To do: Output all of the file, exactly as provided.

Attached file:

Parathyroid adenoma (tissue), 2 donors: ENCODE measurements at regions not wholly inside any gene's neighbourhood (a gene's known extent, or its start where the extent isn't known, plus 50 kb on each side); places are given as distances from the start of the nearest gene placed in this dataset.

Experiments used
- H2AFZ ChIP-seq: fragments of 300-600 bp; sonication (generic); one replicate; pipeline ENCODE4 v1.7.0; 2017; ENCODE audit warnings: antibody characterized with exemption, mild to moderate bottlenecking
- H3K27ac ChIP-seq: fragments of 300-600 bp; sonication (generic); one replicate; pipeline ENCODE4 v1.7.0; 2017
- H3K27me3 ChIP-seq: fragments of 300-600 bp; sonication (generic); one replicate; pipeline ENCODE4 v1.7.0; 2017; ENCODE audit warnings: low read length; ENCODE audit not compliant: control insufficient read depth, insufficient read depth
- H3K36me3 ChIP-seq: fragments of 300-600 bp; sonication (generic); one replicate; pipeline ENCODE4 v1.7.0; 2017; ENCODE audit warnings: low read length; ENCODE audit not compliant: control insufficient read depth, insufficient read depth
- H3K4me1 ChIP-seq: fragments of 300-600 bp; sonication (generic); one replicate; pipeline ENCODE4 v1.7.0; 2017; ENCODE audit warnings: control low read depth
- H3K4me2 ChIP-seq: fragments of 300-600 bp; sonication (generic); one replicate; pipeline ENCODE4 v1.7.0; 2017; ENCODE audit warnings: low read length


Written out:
Parathyroid adenoma (tissue), 2 donors: ENCODE measurements at regions not wholly inside any gene's neighbourhood (a gene's known extent, or its start where the extent isn't known, plus 50 kb on each side); places are given as distances from the start of the nearest gene placed in this dataset.

Experiments used
- H2AFZ ChIP-seq: fragments of 300-600 bp; sonication (generic); one replicate; pipeline ENCODE4 v1.7.0; 2017; ENCODE audit warnings: antibody characterized with exemption, mild to moderate bottlenecking
- H3K27ac ChIP-seq: fragments of 300-600 bp; sonication (generic); one replicate; pipeline ENCODE4 v1.7.0; 2017
- H3K27me3 ChIP-seq: fragments of 300-600 bp; sonication (generic); one replicate; pipeline ENCODE4 v1.7.0; 2017; ENCODE audit warnings: low read length; ENCODE audit not compliant: control insufficient read depth, insufficient read depth
- H3K36me3 ChIP-seq: fragments of 300-600 bp; sonication (generic); one replicate; pipeline ENCODE4 v1.7.0; 2017; ENCODE audit warnings: low read length; ENCODE audit not compliant: control insufficient read depth, insufficient read depth
- H3K4me1 ChIP-seq: fragments of 300-600 bp; sonication (generic); one replicate; pipeline ENCODE4 v1.7.0; 2017; ENCODE audit warnings: control low read depth
- H3K4me2 ChIP-seq: fragments of 300-600 bp; sonication (generic); one replicate; pipeline ENCODE4 v1.7.0; 2017; ENCODE audit warnings: low read length